1. The freedom to stand up
  2. The freedom to lie down
  3. The freedom to turn around
  4. The freedom to groom themselves
  5. The freedom to stretch their limbs

In 1979, the original Five Freedoms were amplified to better ensure animal welfare in Great Britain. Here are the improved five freedoms:

  1. Freedom from hunger, thirst, and malnutrition: by ready access to fresh water and a diet to maintain health and vigour.
  2. Freedom from discomfort: by providing a suitable environment including shelter and a comfortable resting area.
  3. Freedom from pain, injury, and disease: by prevention or rapid diagnosis and treatment.
  4. Freedom from fear and distress: by ensuring conditions that avoid mental suffering.
  5. Freedom to express normal behaviour: by providing sufficient space, proper facilities, and company of the animal’s own kind.

As you can tell historically when welfare was examined, measures of focus were typically negative and placed the avoidance of negative experiences as priority. While this is important, we were not also measuring positive indicators of welfare to determine where an animal falls along the continuum. In general, it is best practice to use a variety of measures that examine both positive and negative indicators of reptile welfare.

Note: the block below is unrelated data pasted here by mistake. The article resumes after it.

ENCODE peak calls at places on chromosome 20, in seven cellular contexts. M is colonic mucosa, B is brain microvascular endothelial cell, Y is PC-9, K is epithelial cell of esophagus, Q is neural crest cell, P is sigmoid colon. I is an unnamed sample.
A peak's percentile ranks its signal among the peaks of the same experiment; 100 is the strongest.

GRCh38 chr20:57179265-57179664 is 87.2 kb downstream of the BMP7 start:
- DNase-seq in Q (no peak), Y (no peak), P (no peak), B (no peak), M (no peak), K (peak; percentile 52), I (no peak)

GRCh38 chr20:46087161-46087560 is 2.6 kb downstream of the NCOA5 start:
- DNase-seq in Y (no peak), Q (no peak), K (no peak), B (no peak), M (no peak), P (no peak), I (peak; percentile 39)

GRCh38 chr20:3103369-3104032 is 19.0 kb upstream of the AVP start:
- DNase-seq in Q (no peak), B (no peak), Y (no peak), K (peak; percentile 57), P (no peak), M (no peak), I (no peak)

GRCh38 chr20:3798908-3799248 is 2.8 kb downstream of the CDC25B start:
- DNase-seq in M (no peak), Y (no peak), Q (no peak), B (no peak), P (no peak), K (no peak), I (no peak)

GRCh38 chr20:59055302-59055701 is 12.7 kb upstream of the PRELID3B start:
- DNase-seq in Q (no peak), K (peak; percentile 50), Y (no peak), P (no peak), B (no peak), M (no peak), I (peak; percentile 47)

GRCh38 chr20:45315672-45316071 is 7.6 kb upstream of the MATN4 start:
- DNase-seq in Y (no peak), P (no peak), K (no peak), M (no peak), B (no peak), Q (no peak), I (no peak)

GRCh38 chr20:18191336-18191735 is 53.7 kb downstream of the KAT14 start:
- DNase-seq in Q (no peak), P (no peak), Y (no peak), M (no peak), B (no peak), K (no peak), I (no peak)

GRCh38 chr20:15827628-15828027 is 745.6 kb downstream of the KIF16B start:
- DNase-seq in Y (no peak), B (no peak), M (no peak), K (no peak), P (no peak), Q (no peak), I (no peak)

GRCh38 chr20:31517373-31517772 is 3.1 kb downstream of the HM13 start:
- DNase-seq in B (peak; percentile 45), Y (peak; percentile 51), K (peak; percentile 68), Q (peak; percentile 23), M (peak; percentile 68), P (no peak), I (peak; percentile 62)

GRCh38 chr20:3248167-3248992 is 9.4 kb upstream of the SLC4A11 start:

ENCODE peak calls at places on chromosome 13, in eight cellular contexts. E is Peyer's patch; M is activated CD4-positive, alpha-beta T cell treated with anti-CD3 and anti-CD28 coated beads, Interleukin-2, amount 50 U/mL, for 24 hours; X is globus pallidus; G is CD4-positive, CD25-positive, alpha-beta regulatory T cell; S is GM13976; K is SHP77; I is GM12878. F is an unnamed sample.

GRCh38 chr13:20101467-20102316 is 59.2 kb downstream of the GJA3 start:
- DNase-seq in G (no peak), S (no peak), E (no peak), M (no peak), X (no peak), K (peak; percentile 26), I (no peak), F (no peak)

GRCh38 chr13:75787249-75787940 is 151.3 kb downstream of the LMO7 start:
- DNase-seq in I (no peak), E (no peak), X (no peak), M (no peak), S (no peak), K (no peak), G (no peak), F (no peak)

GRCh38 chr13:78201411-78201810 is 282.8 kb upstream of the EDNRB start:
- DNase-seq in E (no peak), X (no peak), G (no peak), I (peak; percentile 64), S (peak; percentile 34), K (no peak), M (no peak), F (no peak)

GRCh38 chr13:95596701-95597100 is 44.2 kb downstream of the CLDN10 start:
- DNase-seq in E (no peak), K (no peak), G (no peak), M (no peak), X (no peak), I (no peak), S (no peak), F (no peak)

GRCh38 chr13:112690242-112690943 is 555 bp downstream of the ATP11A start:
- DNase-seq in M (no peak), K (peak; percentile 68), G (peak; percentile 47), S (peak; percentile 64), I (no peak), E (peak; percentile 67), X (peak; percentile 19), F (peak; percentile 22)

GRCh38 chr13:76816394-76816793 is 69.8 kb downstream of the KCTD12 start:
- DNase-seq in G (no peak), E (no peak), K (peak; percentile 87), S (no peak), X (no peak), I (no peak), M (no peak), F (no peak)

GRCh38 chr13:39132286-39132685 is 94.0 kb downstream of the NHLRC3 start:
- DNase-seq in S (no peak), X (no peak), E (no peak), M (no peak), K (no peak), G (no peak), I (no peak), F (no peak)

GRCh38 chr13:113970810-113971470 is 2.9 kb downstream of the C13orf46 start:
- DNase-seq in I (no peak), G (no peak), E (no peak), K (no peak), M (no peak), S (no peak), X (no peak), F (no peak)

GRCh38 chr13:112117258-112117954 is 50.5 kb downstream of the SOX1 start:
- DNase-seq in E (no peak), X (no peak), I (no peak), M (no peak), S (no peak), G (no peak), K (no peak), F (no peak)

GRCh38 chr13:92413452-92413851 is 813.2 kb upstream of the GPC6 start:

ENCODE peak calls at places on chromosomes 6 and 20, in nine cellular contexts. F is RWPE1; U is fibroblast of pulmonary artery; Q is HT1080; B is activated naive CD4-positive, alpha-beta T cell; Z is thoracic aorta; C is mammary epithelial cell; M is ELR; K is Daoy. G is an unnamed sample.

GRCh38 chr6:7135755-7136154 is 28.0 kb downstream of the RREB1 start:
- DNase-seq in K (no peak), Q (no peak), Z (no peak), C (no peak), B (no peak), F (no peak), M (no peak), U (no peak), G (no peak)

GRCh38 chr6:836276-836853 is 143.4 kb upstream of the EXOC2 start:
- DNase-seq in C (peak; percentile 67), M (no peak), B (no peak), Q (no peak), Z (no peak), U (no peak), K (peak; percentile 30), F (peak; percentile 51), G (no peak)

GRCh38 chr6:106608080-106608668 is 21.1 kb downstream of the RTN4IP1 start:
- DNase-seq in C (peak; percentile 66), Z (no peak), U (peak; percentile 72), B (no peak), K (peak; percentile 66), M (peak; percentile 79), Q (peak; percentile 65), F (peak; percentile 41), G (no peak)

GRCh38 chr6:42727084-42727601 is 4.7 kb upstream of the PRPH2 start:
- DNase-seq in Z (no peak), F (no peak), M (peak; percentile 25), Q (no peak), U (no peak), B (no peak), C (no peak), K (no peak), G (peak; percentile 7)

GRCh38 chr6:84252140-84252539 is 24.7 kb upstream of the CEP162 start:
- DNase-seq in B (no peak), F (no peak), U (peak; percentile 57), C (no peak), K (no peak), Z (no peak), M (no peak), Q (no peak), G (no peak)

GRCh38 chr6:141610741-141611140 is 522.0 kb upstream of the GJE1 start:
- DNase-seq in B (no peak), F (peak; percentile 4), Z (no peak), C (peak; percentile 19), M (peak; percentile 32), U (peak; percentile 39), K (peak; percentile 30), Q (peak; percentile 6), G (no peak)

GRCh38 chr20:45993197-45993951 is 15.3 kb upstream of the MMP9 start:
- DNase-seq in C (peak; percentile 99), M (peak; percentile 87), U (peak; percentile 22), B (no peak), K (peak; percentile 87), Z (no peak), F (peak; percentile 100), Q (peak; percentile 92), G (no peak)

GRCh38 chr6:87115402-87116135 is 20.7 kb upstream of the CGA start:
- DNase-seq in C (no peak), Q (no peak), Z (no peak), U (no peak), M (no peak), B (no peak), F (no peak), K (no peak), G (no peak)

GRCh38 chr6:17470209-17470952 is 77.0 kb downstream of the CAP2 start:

Figure 2: Absence of negative indicators may only equate to adequate welfare, but without positive welfare indicators it is not necessarily considered good.